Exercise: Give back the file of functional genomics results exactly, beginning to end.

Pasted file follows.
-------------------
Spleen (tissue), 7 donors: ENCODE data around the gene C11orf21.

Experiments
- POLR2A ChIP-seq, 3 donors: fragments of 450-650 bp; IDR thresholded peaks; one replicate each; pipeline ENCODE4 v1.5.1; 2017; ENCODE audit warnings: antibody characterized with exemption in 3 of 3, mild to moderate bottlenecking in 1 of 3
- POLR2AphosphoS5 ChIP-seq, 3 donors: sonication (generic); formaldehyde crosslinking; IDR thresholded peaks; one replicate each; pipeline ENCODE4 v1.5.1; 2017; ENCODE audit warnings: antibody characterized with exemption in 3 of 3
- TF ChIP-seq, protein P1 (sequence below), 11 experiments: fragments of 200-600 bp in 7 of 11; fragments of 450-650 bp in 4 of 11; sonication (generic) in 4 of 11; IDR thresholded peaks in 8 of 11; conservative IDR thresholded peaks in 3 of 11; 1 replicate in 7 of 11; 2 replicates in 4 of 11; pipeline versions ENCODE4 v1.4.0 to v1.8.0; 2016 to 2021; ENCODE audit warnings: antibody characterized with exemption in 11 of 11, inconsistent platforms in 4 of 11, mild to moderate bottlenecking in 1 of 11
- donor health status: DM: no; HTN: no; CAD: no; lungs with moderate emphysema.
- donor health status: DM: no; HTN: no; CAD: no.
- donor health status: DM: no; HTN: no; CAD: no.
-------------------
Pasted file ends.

Spleen (tissue), 7 donors: ENCODE data around the gene C11orf21.

Experiments
- POLR2A ChIP-seq, 3 donors: fragments of 450-650 bp; IDR thresholded peaks; one replicate each; pipeline ENCODE4 v1.5.1; 2017; ENCODE audit warnings: antibody characterized with exemption in 3 of 3, mild to moderate bottlenecking in 1 of 3
- POLR2AphosphoS5 ChIP-seq, 3 donors: sonication (generic); formaldehyde crosslinking; IDR thresholded peaks; one replicate each; pipeline ENCODE4 v1.5.1; 2017; ENCODE audit warnings: antibody characterized with exemption in 3 of 3
- TF ChIP-seq, protein P1 (sequence below), 11 experiments: fragments of 200-600 bp in 7 of 11; fragments of 450-650 bp in 4 of 11; sonication (generic) in 4 of 11; IDR thresholded peaks in 8 of 11; conservative IDR thresholded peaks in 3 of 11; 1 replicate in 7 of 11; 2 replicates in 4 of 11; pipeline versions ENCODE4 v1.4.0 to v1.8.0; 2016 to 2021; ENCODE audit warnings: antibody characterized with exemption in 11 of 11, inconsistent platforms in 4 of 11, mild to moderate bottlenecking in 1 of 11
- donor health status: DM: no; HTN: no; CAD: no; lungs with moderate emphysema.
- donor health status: DM: no; HTN: no; CAD: no.
- donor health status: DM: no; HTN: no; CAD: no.